Annual or annualised hours contracts can be beneficial for both employers and employees, but HR professionals need to manage them carefully. Clio Springer provides five key steps to managing them effectively.
1. Decide if using annualised hours contracts would be beneficial to your business
Under an annualised hours contract, an employee’s hours are expressed as a total number of hours to be worked during the course of the year. The hours actually worked are likely to fluctuate from week to week and month to month.
Employers that have varying demands for their products or services over the course of the year may find an arrangement like this useful. They can coincide working hours with demand rather than have periods during which employees are under-utilised, or where they have to pay overtime or recruit temporary staff.
Annualised hours on XpertHR
Annualised hours contracts can also benefit employees. They offer some flexibility with periods of non-working so that they can pursue other interests, travel or meet family commitments.
2. Make clear how many hours are rostered and how many are reserve
Annualised hours contracts are usually made up of rostered hours and reserve hours. Rostered hours are set in advance via a roster that is circulated to staff. For reserve hours, the employee may be called in to work, depending on demand and the employer’s needs. The ratio of rostered to reserve hours will depend on the agreement.
Alternatively, annualised hours contracts might be made up of all rostered hours or all reserve hours. An employer that is considering using annualised hours contracts should decide what would suit it best. If it knows in advance that it will need employees to work at a certain time, it should include this time within the rostered hours, to maximise certainty for all the parties concerned. However, if its work requirements are unpredictable, it is likely to utilise reserve hours.
Either way, employers should build flexibility into the agreement to be able to alter the ratio of rostered to reserve hours should they need to do so.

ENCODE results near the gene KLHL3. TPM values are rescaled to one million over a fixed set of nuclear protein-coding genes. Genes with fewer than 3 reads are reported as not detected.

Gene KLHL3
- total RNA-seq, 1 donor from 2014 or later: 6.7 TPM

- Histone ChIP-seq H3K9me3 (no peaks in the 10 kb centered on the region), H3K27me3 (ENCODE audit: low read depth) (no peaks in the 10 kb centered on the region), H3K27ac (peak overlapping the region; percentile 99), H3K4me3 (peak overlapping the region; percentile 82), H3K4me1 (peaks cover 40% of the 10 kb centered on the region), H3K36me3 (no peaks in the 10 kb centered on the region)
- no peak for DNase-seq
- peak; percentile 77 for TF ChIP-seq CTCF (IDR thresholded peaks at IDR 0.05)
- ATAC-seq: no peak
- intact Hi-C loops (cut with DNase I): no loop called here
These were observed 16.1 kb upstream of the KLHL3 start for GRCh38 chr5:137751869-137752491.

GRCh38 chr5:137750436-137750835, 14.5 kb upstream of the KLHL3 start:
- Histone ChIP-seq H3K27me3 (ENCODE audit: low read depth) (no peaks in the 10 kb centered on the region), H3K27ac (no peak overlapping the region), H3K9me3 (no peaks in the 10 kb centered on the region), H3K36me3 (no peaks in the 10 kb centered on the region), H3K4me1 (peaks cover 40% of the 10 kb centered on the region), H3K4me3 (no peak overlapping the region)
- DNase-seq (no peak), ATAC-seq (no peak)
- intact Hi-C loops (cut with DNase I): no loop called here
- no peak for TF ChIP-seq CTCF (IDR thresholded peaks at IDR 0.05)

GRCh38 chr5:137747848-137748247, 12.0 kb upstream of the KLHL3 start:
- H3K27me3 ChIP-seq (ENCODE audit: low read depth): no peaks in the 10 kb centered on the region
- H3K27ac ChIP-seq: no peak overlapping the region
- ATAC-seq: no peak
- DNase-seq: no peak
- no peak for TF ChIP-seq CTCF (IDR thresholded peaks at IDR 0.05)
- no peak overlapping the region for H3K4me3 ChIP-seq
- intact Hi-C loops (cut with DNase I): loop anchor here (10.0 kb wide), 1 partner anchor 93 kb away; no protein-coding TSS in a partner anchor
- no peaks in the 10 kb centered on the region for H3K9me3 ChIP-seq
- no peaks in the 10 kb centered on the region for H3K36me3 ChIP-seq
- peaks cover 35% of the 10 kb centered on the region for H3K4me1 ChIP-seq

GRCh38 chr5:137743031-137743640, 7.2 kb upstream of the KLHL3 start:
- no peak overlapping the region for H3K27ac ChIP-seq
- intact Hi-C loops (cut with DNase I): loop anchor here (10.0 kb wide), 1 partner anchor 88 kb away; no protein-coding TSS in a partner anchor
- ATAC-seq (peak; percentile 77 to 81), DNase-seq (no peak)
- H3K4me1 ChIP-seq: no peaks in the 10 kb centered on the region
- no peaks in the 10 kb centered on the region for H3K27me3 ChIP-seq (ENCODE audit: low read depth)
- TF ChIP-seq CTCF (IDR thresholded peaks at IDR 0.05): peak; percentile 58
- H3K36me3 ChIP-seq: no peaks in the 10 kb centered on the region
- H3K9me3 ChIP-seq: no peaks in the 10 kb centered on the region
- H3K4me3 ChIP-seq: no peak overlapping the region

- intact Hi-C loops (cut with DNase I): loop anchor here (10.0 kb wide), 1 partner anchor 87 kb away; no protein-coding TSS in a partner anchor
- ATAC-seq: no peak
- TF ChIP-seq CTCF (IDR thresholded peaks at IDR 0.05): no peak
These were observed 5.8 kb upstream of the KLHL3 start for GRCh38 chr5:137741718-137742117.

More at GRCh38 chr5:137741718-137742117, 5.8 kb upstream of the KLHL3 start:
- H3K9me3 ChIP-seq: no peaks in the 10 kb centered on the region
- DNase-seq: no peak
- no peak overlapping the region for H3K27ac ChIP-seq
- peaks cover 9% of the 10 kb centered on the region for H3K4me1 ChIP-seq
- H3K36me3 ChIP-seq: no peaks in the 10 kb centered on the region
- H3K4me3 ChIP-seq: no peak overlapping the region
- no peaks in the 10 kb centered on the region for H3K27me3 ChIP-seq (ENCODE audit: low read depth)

3. Make clear terms on pay, holiday and sickness benefits
As with any employment agreement, employers should set out terms relating to pay, holiday, sickness and other benefits.
Are employees to be paid in equal instalments throughout the year or for hours actually worked during the relevant pay period? When can employees on annualised hours contracts take holiday and how should they notify their employer about sickness absence?
These entitlements and requirements should be set out when an annualised hours arrangement is agreed.
4. Manage the call-in process for reserve hours
Employers will need to call employees in to work their reserve hours. They will want to ensure that all annualised hours employees work their full complement of reserve hours and will need to manage the call-in process accordingly to avoid anyone slipping through the net.
Build flexibility into the annualised hours contract so you can alter the ratio of rostered to reserve hours should you need to.”
If an annualised hours employee has not worked all of his or her reserve hours by the end of the annualised hours year, this could lead to employees who are paid in equal instalments throughout the year being overpaid. It could also cause resentment on the part of employees who have worked all the required hours.
Therefore, employers should put in place a monitoring system for ensuring that all reserve hours are called-in. They should also make clear to employees the consequences of refusing call-in requests to work reserve hours. Or, where there is some degree of flexibility to refuse requests, the consequences of persistently refusing requests.
5. Keep in touch with employees on annualised hours contracts
Employees on annualised hours contracts may have lengthy periods during which they are not required to come into work (particularly where there is a high ratio of reserve hours to rostered hours).
It is important for employers to stay in touch with annualised hours employees so that they are kept up-to-date with news and developments and continue to feel an integrated part of the workforce.